PIGEON FORGE – Agents with the Tennessee Alcoholic Beverage Commission spent Friday doing an undercover operation checking to see if businesses are selling alcohol to minors. Several businesses in East Tennessee have been cited. The sting focused on 68 restaurants and package stores in Pigeon Forge and Gatlinburg. As of Friday evening, 24 businesses had been inspected, with 14 cited for selling alcohol to a minor.
When Lamar Alexander joined 13 other Senate Republicans to vote for the Gang of Eight’s immigration bill last month, he was waving a red flag in front of the tea party. Attending a rally in Smyrna, Tenn., last weekend, Alexander was greeted by a crowd of about 300 conservative activists — organizers said — wearing bright red T-shirts that read “Beat Lamar” in big bold letters. They held signs that blared: “You betrayed us” and “No more RINOs. Conservatives only.”
KNOXVILLE – Knox County Mayor Tim Burchett tells 6 News he was approached by state conservatives to challenge Sen. Lamar Alexander in his 2014 reelection bid. Alexander angered some conservatives last month after he voted in favor of a Senate bill with a path to citizenship for undocumented residents. The bill, which has not passed in the House, passed 68-32 in the Senate.
AUSTIN, TEXAS — Stricter voter identification laws, redrawn political maps fortifying Republican majorities, reducing early voting: States with GOP strongholds intensified these efforts under President Barack Obama and proclaimed victory at the Supreme Court. Now the Obama administration is signaling plans to drag some of these mostly southern states with histories of minority discrimination into rematches after the high court knocked down a major piece of the Voting Rights Act.
A Georgia law firm has entered the online fray when it comes to the fuel rebate scandal involving Pilot Flying J. The Knoxville-based chain of truck stops on Thursday created a new website that, among other things, provides details of a preliminary settlement between Pilot and several trucking firms that have accused it of rebate fraud. But the Savannah-based Tate Law Group has now launched its own site — which can be found at http://bit.ly/17IUIRE – that takes aim at Pilot’s actions. While soliciting clients that may have been shorted by Pilot, the site also criticizes the company.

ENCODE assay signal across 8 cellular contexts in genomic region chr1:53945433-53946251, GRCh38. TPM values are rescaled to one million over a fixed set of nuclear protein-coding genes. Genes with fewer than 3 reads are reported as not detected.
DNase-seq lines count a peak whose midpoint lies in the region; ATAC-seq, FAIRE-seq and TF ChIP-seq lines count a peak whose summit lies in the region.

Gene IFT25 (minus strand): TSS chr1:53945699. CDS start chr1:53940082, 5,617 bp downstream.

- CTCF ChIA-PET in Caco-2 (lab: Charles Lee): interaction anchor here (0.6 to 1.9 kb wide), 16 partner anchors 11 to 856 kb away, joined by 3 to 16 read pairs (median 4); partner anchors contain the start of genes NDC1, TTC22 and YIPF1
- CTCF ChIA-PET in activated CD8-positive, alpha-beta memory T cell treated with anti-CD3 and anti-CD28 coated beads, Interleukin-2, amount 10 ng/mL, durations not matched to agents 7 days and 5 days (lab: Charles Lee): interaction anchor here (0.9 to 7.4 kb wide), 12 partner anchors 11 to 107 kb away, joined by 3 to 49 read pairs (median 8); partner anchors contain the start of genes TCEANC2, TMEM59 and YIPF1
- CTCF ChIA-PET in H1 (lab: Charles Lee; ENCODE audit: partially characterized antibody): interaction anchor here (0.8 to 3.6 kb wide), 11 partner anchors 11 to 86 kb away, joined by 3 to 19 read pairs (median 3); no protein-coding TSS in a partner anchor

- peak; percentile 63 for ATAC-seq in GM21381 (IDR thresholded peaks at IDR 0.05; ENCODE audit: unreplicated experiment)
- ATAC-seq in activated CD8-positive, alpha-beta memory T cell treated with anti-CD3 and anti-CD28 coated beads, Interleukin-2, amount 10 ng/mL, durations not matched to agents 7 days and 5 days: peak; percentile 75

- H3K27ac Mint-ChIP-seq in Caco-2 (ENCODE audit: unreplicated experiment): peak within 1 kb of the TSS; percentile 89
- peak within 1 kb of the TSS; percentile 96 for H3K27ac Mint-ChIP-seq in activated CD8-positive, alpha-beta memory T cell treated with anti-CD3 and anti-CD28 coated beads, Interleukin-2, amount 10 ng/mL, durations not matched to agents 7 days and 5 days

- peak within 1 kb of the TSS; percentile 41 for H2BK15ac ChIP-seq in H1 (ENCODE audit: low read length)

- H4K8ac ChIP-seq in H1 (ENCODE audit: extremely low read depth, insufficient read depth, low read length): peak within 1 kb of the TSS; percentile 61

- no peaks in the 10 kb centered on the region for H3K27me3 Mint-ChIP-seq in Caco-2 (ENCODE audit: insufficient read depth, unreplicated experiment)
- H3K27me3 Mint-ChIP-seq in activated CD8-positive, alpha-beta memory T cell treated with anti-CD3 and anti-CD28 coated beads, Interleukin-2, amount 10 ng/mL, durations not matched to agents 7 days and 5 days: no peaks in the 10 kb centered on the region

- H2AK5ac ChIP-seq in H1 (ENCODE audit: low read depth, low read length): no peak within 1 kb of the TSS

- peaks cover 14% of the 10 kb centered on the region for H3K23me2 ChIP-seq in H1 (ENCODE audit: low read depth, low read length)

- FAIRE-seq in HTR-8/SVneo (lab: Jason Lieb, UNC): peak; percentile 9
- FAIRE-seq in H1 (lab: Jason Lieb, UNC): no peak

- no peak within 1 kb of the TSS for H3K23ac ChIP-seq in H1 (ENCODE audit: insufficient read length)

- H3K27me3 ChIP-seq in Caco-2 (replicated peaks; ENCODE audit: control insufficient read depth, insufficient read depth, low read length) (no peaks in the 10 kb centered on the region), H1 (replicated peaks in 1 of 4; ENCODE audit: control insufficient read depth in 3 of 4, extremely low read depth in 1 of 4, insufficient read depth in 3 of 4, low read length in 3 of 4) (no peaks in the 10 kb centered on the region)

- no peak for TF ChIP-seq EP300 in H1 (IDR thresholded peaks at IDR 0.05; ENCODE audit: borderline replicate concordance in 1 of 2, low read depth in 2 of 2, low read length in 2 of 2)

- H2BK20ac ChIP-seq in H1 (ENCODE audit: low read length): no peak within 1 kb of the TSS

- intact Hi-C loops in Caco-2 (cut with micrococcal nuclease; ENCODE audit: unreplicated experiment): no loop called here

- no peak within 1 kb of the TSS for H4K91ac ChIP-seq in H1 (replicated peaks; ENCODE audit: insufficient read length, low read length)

Few things get more attention or create more controversy than teachers in public education. From teacher evaluations to pay, teacher unions, tenure, training qualifications and ever broadening responsibilities, teachers are constantly under the microscope. Sometimes, it almost seems like accepting a teaching position should come with combat pay. How do you prepare young people to meet the challenges of today’s teaching profession? One effort that is receiving high marks is at the University of Memphis and at its Lambuth campus teacher training program.
While newly appointed Trustee Craig Leuthold says he’ll wait “a month or so” before deciding whether to seek the post in the 2014 elections, it would be strange if he didn’t. The Republican, in effect, has been laying the groundwork for public office for the past 2½ years while performing duties as chief information director for Property Assessor Phil Ballard. The former county commissioner, who also worked in the Knox County Trustee’s Office 16 years, estimates he made more than 200 speeches to civic, homeowner, neighborhood and professional groups, speaking on property assessments and appraisals.
The Tennessee Chamber of Commerce & Industry believes that the quality and availability of a skilled and ready workforce are vital for Tennessee’s economic success. We hear this concern often from the businesses we serve. One of the most certain ways to accomplish success with workforce preparation is to comprehensively prepare students for careers. To equip our students for the real-world skills necessary to support business, we need to help them master the skills that businesses need while providing them with valuable life skills. Tennessee’s Common Core State Standards, which emphasize these skills, are a solid step toward remedying the issues our employers face when it comes to finding a skilled workforce.